Kiwi

Food Type:
Age Suggestion: 6 months +
Nutrition Rating:How nutritious a food is with a focus on the specific nutrients babies need for optimal growth. The more nutritious a food, the more stars it will have.
Prep Time:How much time a food takes to prepare safely for a baby. The more time-consuming a food is to prepare safely, the more clocks it will have.
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Common Allergen: No
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A kiwi cut in half on a table before being prepared for babies starting solid food

When can babies eat kiwi?

Kiwi may be introduced as soon as your baby is ready to start solids, which is generally around 6 months of age. Note: Kiwi, along with other acidic fruits, can cause or worsen diaper rash so start small when introducing to your baby.

Background and origins of kiwi

When you purchase kiwis from your local store, chances are that they came from New Zealand, which exports $1 billion worth of the sweet fruit every year.1 In fact, kiwi is used as a nickname for the people of New Zealand—a reference not to the fruit, but to a national symbol: a long-beaked, flightless bird called the kiwi. Yet the fruit is actually native to China, where it is called mihoutao.2 The fuzzy berry became known internationally as “kiwi” in the late 20th century, after efforts by marketers like the late Frieda Caplan, who helped popularize the fruit with American consumers.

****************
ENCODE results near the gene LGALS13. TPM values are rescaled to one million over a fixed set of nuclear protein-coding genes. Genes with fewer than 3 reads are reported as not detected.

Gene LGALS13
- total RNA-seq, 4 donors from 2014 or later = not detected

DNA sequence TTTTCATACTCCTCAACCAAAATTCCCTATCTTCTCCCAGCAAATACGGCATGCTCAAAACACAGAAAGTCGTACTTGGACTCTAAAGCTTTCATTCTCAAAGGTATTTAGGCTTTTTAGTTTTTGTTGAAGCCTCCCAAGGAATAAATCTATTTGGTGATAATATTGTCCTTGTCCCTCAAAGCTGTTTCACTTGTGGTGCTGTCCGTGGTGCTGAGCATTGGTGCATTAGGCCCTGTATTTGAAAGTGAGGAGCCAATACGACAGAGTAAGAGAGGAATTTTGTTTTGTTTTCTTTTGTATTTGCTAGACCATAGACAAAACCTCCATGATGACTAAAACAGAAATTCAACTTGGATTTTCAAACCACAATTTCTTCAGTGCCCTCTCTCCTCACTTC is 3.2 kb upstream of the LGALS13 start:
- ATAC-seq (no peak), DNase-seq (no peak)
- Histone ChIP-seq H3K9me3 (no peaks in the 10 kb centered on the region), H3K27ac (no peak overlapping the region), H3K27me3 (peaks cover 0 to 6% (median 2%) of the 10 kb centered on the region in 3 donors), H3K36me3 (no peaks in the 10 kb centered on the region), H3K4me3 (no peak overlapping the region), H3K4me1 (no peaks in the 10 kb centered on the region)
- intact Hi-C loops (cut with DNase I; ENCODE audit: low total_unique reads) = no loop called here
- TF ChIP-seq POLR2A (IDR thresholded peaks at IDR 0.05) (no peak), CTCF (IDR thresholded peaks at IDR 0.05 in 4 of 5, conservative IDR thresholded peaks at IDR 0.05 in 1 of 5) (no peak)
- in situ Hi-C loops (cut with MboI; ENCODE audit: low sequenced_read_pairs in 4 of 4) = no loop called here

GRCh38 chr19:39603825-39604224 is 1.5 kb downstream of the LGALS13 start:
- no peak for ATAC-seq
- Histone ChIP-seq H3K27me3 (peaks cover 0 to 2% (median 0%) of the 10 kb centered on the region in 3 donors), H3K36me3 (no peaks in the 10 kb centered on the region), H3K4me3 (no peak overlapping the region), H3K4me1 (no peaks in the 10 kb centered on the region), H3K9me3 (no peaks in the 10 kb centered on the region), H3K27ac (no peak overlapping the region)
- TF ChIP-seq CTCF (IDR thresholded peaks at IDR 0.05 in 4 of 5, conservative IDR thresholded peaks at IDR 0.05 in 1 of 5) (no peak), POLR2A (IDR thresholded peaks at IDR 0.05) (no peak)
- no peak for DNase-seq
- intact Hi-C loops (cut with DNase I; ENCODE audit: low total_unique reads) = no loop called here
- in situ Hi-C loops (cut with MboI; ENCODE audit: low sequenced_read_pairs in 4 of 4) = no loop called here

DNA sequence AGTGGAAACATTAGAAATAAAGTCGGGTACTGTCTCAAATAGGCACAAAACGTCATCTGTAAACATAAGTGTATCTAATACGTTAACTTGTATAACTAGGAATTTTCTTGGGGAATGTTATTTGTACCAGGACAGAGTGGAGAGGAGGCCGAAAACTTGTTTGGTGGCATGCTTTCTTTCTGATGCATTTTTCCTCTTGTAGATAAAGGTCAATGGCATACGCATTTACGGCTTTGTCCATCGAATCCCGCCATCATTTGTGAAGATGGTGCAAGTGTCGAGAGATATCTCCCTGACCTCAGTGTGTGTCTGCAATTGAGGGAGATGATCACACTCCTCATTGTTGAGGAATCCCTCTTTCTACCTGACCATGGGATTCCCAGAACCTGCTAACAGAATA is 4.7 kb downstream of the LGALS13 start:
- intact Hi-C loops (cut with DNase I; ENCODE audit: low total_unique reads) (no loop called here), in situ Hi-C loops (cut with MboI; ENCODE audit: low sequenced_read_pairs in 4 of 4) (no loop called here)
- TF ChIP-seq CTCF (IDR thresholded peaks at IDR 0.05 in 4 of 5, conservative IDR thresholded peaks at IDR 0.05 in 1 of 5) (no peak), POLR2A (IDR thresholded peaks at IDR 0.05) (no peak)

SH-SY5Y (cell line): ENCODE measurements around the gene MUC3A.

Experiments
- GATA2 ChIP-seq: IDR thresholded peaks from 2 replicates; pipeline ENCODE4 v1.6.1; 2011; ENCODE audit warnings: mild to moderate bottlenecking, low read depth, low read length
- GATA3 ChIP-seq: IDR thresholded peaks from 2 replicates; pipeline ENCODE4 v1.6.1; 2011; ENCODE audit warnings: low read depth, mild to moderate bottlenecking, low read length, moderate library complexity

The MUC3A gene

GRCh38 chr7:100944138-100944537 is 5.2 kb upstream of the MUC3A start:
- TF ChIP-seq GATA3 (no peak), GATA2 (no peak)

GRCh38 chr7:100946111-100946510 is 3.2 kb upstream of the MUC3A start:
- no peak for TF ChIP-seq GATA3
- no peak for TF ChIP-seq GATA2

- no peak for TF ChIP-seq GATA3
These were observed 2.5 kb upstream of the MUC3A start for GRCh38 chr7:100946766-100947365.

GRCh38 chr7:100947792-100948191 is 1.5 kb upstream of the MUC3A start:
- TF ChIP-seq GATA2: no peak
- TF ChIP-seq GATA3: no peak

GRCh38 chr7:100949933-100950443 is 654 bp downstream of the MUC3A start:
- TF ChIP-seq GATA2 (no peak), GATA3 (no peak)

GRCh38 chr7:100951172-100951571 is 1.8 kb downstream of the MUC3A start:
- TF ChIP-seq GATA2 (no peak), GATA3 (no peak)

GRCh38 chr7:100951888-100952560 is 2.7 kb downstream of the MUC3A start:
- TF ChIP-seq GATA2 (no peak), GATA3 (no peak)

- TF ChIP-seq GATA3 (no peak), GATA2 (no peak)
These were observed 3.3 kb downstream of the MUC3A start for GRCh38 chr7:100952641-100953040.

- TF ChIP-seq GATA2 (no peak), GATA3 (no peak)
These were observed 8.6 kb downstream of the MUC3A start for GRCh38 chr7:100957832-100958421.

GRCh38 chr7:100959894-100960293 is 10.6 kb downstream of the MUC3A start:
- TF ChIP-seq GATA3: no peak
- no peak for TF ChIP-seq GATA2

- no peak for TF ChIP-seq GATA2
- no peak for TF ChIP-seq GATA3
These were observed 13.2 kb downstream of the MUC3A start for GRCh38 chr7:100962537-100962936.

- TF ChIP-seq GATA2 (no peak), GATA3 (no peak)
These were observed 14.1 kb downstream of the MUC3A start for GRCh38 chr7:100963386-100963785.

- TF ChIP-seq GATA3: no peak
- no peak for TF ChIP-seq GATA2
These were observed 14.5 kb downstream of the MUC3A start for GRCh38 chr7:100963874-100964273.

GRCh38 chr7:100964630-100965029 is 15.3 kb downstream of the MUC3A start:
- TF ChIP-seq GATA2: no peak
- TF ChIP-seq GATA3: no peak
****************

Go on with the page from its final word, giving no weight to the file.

Amelia, 7 months, tastes kiwi for the first time.
Isar, 12 months, eats kiwi.
Adie, 16 months, eats kiwi.

Is kiwi healthy for babies?

Yes. Kiwi is a great pick for babies because it is lower in natural sugars than many other fruits, plus it contains lots of essential nutrients. Kiwi offers a good amount of vitamin C, which boosts immunity, powers organ functions, supports cell growth, and helps your baby’s body absorb iron. Kiwi also contains copper, fiber, and vitamins E and K, which promote healthy blood and immunity, respectively. An added bonus: kiwi contain additional properties that appear to help children with asthma symptoms, such as coughing, shortness of breath, and wheezing.3

Is kiwi a common choking hazard for babies?

It can be. The sweet flesh of the kiwi can be firm and slippery—two qualities that increase the risk of choking. To reduce the risk, first make sure that you are serving ripe kiwi (it should give slightly when pressed) and it is prepared in an age-appropriate way. Never use a melon ball scooper to serve fruit for babies. Check out our suggestions on how to cut and serve.

For more information, visit our section on gagging and choking and familiarize yourself with common choking hazards.

Is kiwi a common allergen?

No. Kiwi allergies are rare, though individuals with Oral Allergy Syndrome (also known as food pollen allergy) may be sensitive to the fruit.4 Additionally, individuals with latex-fruit syndrome may react to kiwi.5

As you would when introducing any new food, start by serving a small quantity of kiwi on its own. If there is no adverse reaction, gradually increase the quantity over future servings.

How do you prepare kiwi for babies with baby-led weaning?